Lawmakers Want to Know How Much Bad Software Costs DOD

The House Armed Services Committee begins its markup of the National Defense Authorization Act, Sept. 1, 2021.

The House Armed Services Committee begins its markup of the National Defense Authorization Act, Sept. 1, 2021. Bill Clark/CQ-Roll Call, Inc via Getty Images

When the House Armed Services Committee begins its markup process of the annual defense authorization bill on June 8, look out for a provision asking the Pentagon to account for wasted money and lost productivity caused by poorly performing software.

House lawmakers are looking for more oversight of the Defense Department's cyber, network and information technology efforts through a series of reviews that range from evaluating underperforming software to auditing the military's Joint All Domain Command and Control program, according to proposed language for the upcoming 2023 National Defense Authorization Act. 

The House Armed Services Subcommittee on Cyber, Innovative Technologies, and Information Systems released its mark for the upcoming defense policy bill, which calls for an independent assessment of military software and IT to determine how much money the department is losing—including in productivity—due to poorly performing software and IT systems. 

"Because the department and the military services often have what we consider underperforming, poorly performing software and IT, these service members are wasting an enormous amount of their time which is not spent training. It's not spent thinking strategically. It's not spent doing the things that we need them to do as a military because they're literally staring, waiting at their computer for their computer load, for their email to load, for one system to talk to another," a committee aide said. 

"And then we thought if we could quantify that, as many commercial companies do in terms of the cost imposed in terms of lost time, that we could have a number that we could take and illustrate that investing in things like software and IT actually will save the department money in terms of lost working hours."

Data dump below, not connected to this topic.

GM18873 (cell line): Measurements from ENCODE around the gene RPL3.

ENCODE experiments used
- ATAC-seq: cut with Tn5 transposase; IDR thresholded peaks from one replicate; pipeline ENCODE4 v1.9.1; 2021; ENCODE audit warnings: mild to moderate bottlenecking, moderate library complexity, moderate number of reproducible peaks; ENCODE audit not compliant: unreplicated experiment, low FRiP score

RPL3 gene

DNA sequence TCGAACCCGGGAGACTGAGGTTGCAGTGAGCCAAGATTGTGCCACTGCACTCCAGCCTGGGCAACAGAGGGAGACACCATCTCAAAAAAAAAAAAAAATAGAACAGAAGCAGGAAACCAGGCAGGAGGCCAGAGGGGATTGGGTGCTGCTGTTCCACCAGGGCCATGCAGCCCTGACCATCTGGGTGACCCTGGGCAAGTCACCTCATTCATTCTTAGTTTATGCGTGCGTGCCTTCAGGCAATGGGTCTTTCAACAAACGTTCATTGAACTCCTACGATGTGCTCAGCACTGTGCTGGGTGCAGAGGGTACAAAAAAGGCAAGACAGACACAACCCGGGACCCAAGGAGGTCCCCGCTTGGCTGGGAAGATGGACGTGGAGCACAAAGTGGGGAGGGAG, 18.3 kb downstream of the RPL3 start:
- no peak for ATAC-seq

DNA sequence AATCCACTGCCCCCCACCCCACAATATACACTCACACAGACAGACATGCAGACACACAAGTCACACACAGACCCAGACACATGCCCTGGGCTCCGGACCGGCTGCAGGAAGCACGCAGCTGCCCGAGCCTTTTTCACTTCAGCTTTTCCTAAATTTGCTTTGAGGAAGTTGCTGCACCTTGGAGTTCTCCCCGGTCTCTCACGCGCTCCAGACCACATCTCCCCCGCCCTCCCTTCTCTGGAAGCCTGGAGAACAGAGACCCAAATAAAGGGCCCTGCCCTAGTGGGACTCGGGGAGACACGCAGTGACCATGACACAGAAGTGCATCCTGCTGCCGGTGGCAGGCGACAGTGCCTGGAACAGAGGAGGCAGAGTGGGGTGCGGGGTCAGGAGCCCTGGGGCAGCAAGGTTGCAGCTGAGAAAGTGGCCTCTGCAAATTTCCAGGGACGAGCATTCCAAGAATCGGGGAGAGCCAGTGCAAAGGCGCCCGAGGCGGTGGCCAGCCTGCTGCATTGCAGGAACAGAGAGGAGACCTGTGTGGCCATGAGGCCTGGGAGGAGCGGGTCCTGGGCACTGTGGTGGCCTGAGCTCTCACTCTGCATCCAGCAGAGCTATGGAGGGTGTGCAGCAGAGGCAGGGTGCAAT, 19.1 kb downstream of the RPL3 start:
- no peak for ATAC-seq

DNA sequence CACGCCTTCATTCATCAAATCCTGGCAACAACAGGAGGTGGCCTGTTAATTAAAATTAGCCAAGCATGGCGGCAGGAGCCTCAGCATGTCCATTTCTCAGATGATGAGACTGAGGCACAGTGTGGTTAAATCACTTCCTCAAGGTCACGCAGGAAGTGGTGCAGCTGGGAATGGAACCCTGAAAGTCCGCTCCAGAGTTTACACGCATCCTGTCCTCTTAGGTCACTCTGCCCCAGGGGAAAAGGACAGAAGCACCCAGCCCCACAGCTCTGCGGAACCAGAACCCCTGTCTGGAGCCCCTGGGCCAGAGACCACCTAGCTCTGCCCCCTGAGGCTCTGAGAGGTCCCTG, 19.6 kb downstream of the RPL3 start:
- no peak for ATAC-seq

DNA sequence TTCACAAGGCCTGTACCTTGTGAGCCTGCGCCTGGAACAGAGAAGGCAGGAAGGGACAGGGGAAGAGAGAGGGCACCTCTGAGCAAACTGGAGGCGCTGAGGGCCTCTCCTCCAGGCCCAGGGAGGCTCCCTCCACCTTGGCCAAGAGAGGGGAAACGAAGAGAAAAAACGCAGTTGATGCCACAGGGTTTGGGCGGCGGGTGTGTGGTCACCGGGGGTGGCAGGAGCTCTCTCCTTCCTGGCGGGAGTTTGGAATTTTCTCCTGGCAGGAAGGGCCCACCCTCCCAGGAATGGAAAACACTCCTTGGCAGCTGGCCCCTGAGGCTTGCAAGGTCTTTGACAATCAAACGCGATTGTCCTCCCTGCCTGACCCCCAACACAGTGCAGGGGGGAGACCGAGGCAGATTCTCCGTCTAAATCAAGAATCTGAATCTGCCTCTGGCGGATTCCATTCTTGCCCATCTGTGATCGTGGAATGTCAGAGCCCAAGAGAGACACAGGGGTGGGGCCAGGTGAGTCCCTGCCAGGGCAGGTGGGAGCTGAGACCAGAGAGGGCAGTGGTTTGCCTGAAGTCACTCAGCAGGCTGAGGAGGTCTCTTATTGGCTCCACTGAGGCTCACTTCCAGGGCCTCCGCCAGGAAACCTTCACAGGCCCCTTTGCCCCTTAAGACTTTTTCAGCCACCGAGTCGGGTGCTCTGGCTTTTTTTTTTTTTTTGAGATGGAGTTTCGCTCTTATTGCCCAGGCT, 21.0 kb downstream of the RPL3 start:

The bill language also calls for a comptroller review of the Defense Department's attempt to link its command and control systems across the military services. 

JADC2 is a "complex undertaking with a lot of service-specific efforts supporting the joint requirements, and this is ensuring that those are each on an appropriate timeline and budget," committee staff told reporters on June 7. 

The legislation also proposes an independent review of the Pentagon's CIO office, which has domain over cybersecurity and cyber capabilities, electromagnetic spectrum, position navigation and timing, IT architecture, networking and information assurance. The goal, if the provision is adopted, is to ensure the office has an adequate workforce to meet its missions.

Additionally, the bill language calls on DOD to refine definitions for information operations and related terminology, such as information environment and "operations in the information environment" as meanings differ between military services.

The HASC subcommittee on military personnel's mark also plans to take up issues pertaining to building out DOD's cyber personnel, primarily through the Cyber Mission Force. 

A committee aide said the issue was "an area of concern," and there will be bill language to make sure "DOD and the services are proactively looking at how the Cyber Mission Force is manned, but also, how we recruit and retain them, how we incentivize to make sure that we have the best and brightest."